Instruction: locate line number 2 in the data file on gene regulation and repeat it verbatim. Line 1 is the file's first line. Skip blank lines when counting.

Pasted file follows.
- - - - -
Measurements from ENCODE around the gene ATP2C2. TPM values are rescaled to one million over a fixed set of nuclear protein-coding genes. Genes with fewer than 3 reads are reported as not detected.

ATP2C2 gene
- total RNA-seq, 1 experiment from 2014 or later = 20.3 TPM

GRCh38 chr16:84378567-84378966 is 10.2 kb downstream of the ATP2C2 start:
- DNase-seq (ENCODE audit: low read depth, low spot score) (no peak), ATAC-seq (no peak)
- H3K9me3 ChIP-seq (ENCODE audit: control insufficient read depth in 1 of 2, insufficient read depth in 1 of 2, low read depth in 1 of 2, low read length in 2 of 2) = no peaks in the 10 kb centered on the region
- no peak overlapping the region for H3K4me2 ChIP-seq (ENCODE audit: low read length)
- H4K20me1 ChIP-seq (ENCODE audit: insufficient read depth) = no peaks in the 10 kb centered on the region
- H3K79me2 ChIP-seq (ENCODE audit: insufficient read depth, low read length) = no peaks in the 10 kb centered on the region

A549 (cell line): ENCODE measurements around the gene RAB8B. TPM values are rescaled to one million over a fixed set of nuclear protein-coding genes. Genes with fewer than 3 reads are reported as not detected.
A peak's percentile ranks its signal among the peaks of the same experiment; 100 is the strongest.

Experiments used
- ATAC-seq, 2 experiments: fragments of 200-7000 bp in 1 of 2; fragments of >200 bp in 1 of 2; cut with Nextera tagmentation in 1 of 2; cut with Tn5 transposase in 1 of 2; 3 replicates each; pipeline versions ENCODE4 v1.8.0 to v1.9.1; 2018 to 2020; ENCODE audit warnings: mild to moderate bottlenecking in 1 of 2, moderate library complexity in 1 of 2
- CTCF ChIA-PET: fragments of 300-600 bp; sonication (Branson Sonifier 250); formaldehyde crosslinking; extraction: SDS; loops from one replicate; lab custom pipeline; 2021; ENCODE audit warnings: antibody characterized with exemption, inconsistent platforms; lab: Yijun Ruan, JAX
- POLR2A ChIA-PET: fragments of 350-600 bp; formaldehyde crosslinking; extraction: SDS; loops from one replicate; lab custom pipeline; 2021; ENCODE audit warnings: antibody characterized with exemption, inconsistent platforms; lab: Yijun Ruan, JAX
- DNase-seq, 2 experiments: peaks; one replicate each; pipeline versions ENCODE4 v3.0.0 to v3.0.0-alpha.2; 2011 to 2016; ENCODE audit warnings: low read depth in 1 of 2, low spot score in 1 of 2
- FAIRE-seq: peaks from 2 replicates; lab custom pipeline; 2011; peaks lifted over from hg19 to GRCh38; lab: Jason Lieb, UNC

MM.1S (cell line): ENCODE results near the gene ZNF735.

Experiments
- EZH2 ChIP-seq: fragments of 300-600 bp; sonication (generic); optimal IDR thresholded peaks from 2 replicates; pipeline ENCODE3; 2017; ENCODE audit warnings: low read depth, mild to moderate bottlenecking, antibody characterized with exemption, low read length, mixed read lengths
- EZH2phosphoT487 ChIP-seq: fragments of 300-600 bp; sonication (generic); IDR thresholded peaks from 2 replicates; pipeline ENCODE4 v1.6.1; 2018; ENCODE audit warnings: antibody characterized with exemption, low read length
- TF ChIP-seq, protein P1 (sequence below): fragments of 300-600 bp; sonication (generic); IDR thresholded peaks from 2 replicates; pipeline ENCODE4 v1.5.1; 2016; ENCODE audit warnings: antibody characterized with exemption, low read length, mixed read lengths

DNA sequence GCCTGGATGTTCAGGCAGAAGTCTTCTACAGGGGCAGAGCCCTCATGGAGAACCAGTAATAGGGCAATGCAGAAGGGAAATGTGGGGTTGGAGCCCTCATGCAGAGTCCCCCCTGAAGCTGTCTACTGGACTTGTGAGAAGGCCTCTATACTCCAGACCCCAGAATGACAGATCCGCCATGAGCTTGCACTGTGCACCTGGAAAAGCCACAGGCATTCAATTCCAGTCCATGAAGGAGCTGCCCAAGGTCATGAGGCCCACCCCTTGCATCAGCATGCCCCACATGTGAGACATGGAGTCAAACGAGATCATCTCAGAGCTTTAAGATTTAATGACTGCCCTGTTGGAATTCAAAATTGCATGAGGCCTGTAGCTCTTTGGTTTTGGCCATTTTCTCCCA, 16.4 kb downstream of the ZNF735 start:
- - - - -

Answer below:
ATP2C2 gene